Tracking a river

7 Oct 2013 - 13:30

Great divide

Great divide: The students studied the differences between the communities on either side of the water: predominantly game farmers on one side and subsistence farming communities on the other.

Intrepid UCT students and a University of Stellenbosch (SU) counterpart undertook the first documented walk and ecological assessment of the Eastern Cape's Great Kei River during the mid-year vacation.

Starting in the frigid Winterberg Mountains and ending at the balmy Indian Ocean, the interdisciplinary group of students hiked 450km in 30 days along the Great Kei, scaling cliffs and braving rhino poachers to collect water samples and study social dynamics on opposite sides.

Theirs is the first documented bio-monitoring assessment of the entire river and its tributaries - complete with a photographic journal of the flora along the Kei's meandering course.

The UCT students: Daniel Poultney, Carla McKenzie, Brandon Finn and Stefano Maiorana; and US student Kim Harrisberg; negotiated dense bush and difficult terrain en route, gathering over 200 water samples at GPS-logged points. These will provide information on pH, electro-conductivity, and oxygen and hydrogen isotope levels at various points along the Kei. This data will help researchers track the river's health, and later, the effects of climate change.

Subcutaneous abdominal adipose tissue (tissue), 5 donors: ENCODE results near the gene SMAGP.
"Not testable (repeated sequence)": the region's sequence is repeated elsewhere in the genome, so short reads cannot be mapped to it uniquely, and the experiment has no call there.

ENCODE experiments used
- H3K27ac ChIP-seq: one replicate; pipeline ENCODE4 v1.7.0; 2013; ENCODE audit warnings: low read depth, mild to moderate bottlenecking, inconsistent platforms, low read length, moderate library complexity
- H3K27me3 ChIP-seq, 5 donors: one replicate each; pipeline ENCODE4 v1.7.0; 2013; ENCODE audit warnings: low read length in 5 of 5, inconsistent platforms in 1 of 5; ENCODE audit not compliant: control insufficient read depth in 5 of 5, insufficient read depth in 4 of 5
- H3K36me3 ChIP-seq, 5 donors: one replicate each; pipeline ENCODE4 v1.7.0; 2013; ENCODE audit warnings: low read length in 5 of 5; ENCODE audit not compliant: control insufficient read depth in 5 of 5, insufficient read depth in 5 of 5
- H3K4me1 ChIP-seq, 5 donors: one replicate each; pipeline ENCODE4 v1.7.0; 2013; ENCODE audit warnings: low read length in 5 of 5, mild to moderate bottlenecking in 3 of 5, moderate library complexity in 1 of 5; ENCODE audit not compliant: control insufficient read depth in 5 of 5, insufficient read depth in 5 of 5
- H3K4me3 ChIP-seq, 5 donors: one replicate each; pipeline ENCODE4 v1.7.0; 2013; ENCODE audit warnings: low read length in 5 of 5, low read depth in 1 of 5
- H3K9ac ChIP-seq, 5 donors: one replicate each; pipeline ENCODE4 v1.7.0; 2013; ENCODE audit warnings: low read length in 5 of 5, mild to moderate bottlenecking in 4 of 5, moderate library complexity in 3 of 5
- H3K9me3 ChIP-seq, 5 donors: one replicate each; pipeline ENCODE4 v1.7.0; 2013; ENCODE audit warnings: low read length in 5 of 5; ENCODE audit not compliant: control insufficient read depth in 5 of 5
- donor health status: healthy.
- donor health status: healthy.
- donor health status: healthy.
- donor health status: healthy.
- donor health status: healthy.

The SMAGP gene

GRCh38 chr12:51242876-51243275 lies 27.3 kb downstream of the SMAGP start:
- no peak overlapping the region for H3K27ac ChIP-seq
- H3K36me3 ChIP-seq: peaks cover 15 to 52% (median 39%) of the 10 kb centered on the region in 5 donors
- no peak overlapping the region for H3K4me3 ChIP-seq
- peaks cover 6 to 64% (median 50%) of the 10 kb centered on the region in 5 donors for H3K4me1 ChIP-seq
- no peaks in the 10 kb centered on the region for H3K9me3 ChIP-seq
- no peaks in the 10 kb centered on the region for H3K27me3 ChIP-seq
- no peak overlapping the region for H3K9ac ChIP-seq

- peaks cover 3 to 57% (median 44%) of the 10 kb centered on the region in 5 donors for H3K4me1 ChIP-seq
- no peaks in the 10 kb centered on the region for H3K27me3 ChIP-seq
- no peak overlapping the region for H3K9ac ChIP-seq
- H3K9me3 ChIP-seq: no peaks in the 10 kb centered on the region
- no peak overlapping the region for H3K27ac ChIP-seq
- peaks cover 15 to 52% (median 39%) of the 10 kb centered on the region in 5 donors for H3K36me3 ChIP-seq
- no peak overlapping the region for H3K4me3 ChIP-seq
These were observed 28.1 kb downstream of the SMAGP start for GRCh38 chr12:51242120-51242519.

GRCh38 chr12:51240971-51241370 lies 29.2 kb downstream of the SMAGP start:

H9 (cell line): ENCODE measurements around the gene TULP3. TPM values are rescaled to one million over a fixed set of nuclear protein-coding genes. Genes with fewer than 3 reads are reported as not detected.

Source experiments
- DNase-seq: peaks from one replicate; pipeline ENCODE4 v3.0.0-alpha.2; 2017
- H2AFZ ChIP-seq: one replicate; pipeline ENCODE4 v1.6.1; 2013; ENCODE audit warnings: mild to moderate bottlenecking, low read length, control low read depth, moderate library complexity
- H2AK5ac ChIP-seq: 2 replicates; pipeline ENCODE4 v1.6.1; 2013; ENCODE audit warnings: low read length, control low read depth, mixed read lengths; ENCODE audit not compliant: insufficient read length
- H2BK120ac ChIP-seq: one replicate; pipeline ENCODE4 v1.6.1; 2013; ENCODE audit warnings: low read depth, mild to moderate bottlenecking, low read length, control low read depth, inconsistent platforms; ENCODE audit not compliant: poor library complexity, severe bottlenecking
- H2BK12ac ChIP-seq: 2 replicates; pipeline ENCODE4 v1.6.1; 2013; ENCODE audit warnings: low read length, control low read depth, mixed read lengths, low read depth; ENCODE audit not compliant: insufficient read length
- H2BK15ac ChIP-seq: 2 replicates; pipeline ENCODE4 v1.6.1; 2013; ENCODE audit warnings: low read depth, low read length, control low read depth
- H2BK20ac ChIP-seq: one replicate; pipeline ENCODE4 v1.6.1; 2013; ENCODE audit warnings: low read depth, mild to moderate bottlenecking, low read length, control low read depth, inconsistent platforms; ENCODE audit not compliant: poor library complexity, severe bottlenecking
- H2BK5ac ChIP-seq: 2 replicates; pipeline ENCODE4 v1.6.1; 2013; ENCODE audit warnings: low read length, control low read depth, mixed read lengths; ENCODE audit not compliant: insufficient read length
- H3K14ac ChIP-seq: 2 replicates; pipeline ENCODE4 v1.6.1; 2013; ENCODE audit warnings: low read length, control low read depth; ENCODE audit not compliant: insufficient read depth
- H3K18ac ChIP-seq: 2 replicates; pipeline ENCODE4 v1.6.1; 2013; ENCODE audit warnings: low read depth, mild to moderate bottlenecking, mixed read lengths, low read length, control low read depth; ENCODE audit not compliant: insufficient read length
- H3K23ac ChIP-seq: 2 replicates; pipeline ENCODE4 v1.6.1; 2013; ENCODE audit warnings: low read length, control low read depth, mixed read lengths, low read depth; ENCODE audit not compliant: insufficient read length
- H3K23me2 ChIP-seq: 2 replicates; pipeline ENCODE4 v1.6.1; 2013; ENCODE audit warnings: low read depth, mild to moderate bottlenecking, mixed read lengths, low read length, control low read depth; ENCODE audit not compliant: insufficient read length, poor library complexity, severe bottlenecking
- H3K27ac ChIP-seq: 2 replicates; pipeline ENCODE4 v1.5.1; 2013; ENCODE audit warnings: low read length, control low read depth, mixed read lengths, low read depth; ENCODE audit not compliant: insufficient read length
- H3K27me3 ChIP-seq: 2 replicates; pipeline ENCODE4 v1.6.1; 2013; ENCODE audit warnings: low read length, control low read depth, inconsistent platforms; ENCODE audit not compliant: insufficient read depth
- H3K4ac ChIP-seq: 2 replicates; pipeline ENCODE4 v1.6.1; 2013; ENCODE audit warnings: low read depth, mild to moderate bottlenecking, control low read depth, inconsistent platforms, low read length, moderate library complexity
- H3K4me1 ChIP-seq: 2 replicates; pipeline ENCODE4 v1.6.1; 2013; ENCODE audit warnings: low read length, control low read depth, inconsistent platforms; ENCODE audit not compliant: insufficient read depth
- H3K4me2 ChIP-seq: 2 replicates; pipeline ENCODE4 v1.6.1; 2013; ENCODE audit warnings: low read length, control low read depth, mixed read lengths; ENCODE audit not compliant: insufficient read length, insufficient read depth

UCT scientists hope to establish a link between the river's biological status and the communities that live and farm along its course. Among the researchers who will study the water samples are Dr Kevin Winter (environmental and geographical sciences) and Dr Adam West (biological sciences).

The river communities were also the focus of a second study, with a sociological theme, as the group documented the social interactions between the two groups: game farmers on one side and small-scale subsistence farmers on the other.

"We were welcomed on both sides," said Finn, who is studying environmental science and media. "Many of the farmers speak isiXhosa and although we noted plenty of integration, there is still racism, and tensions were discernible."